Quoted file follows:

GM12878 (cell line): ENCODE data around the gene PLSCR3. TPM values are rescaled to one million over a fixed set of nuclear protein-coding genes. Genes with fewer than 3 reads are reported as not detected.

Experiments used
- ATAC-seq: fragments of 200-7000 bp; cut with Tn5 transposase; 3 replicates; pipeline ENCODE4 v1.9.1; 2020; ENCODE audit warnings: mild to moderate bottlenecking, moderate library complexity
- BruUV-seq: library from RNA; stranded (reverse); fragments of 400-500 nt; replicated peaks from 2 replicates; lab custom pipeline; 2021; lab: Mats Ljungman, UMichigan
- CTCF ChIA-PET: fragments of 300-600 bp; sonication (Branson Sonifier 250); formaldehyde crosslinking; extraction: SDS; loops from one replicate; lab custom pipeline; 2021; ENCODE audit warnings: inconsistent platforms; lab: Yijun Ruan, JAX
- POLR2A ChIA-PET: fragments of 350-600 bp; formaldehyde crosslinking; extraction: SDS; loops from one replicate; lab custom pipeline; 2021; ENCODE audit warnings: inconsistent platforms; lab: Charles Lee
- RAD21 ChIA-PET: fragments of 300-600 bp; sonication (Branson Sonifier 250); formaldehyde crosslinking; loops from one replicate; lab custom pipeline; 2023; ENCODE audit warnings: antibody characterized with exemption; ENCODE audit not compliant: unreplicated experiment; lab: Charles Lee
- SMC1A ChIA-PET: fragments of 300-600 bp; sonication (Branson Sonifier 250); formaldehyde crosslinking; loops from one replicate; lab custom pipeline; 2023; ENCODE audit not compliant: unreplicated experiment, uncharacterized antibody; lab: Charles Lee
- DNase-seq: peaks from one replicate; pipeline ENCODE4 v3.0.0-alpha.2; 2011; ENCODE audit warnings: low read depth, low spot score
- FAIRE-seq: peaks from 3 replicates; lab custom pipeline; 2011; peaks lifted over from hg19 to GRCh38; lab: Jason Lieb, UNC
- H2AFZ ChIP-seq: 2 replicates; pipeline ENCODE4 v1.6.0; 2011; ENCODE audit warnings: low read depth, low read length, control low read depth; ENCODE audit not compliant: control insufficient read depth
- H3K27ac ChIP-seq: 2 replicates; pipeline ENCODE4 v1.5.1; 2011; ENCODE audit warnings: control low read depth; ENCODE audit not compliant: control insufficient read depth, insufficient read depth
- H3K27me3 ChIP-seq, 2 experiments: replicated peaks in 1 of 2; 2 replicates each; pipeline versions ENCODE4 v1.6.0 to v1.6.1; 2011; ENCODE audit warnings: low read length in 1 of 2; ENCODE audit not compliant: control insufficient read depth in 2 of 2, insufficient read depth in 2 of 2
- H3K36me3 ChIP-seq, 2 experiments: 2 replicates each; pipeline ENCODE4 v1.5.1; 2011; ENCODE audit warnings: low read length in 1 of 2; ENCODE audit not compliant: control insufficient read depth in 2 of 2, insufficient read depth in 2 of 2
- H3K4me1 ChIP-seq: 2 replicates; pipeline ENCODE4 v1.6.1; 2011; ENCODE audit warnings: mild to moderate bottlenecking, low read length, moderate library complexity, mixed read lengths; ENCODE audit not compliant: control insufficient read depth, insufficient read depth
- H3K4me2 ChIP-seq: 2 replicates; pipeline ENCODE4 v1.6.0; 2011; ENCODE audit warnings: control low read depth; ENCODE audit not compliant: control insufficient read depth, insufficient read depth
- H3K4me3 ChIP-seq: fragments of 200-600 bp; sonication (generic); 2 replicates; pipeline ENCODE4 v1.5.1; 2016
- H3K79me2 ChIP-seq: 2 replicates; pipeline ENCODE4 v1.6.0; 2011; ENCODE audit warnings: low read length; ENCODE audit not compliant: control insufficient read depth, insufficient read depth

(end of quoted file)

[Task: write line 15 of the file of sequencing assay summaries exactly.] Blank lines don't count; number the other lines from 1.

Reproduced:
- H3K4me1 ChIP-seq: 2 replicates; pipeline ENCODE4 v1.6.1; 2011; ENCODE audit warnings: mild to moderate bottlenecking, low read length, moderate library complexity, mixed read lengths; ENCODE audit not compliant: control insufficient read depth, insufficient read depth